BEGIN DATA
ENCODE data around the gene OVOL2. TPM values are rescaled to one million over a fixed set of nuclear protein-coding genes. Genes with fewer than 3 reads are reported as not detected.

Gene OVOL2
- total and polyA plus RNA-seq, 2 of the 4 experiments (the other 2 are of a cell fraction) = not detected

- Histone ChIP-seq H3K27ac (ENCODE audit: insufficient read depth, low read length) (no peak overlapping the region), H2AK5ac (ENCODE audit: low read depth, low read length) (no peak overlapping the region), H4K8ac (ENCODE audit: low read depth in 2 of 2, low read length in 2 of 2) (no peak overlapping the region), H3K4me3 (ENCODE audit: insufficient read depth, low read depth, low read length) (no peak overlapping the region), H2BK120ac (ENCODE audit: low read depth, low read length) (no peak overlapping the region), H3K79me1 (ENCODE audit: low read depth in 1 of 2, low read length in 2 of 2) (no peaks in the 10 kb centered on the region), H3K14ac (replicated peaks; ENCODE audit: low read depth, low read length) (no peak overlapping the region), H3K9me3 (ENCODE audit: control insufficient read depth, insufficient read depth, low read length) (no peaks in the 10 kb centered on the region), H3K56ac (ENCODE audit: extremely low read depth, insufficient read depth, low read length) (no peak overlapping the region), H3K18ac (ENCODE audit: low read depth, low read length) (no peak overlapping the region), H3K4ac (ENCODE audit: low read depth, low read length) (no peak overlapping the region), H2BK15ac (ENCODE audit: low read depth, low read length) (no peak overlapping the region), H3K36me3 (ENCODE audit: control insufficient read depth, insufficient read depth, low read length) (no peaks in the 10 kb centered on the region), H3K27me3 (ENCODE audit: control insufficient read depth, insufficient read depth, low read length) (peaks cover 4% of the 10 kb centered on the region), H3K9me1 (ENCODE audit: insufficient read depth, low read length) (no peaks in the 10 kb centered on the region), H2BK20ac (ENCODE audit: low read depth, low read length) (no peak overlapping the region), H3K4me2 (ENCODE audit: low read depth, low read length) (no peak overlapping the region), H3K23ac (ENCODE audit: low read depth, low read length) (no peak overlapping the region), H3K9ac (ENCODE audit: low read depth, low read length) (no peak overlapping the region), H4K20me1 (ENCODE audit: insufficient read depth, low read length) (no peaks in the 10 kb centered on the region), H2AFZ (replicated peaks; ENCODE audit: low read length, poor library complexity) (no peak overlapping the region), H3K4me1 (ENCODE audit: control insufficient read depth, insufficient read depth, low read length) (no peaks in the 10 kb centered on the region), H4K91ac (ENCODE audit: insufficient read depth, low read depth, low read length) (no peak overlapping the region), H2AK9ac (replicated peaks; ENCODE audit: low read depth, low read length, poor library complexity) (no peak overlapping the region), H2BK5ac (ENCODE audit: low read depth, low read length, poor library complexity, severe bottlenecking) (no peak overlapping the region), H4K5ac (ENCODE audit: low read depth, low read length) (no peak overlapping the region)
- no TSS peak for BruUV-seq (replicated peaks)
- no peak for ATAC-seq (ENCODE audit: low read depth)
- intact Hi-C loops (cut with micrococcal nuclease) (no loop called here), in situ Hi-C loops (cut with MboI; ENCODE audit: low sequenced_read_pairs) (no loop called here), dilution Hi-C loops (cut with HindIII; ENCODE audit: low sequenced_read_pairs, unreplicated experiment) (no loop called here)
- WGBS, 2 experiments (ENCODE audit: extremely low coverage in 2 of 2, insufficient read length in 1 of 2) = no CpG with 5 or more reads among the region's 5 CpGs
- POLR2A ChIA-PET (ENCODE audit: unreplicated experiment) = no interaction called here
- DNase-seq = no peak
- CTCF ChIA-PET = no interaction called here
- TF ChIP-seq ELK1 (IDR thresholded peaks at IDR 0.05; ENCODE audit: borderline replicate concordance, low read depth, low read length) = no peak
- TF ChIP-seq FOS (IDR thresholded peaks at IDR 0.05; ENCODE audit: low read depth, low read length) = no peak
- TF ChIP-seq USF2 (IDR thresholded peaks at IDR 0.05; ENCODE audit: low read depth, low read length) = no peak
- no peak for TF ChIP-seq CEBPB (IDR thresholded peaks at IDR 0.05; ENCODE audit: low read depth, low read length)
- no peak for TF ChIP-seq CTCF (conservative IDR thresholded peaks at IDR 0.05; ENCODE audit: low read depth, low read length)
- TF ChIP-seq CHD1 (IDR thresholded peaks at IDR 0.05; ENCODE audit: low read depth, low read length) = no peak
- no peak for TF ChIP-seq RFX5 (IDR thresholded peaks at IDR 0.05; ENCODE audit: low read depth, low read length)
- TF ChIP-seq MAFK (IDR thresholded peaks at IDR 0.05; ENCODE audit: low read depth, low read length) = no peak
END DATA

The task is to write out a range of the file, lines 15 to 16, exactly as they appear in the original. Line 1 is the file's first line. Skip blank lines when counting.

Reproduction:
- no peak for TF ChIP-seq CEBPB (IDR thresholded peaks at IDR 0.05; ENCODE audit: low read depth, low read length)
- no peak for TF ChIP-seq CTCF (conservative IDR thresholded peaks at IDR 0.05; ENCODE audit: low read depth, low read length)